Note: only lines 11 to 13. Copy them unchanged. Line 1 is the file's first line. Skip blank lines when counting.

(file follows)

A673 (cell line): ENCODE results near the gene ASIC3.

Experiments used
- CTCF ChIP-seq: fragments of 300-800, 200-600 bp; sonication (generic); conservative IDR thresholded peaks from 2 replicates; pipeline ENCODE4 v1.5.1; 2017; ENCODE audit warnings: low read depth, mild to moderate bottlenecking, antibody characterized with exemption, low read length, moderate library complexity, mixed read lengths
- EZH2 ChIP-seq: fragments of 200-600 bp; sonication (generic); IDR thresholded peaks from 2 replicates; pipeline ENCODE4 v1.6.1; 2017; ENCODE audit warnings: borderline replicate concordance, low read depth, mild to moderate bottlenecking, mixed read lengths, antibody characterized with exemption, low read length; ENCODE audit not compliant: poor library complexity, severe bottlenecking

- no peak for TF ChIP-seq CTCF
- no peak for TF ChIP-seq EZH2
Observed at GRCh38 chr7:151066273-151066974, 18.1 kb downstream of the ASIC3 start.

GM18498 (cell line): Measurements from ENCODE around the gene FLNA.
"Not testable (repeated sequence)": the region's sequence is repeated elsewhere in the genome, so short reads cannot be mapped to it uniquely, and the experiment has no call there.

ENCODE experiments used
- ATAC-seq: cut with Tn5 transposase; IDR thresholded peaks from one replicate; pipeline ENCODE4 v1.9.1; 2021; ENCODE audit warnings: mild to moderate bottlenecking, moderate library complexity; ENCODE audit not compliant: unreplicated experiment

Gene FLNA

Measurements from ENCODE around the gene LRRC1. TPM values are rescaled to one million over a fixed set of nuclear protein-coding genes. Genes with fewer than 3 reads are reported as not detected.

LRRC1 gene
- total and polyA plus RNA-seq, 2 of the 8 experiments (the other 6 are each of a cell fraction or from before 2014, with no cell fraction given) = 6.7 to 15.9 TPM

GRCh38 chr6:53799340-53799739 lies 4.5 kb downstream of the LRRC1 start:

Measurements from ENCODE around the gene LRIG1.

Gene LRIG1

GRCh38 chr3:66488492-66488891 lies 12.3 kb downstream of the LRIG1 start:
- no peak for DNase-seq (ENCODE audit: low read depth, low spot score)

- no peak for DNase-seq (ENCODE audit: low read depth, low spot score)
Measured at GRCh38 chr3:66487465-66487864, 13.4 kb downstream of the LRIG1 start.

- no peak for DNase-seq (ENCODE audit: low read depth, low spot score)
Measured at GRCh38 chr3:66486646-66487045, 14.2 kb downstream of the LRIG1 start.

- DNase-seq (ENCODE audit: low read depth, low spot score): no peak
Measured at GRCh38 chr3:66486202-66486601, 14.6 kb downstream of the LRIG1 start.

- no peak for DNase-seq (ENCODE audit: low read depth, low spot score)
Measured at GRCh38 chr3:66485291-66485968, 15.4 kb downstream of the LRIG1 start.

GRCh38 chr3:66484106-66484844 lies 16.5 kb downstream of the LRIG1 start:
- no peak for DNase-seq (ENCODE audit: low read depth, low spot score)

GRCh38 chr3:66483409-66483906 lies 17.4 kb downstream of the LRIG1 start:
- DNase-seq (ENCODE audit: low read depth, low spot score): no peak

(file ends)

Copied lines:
- ATAC-seq: cut with Tn5 transposase; IDR thresholded peaks from one replicate; pipeline ENCODE4 v1.9.1; 2021; ENCODE audit warnings: mild to moderate bottlenecking, moderate library complexity; ENCODE audit not compliant: unreplicated experiment

Gene FLNA

Measurements from ENCODE around the gene LRRC1. TPM values are rescaled to one million over a fixed set of nuclear protein-coding genes. Genes with fewer than 3 reads are reported as not detected.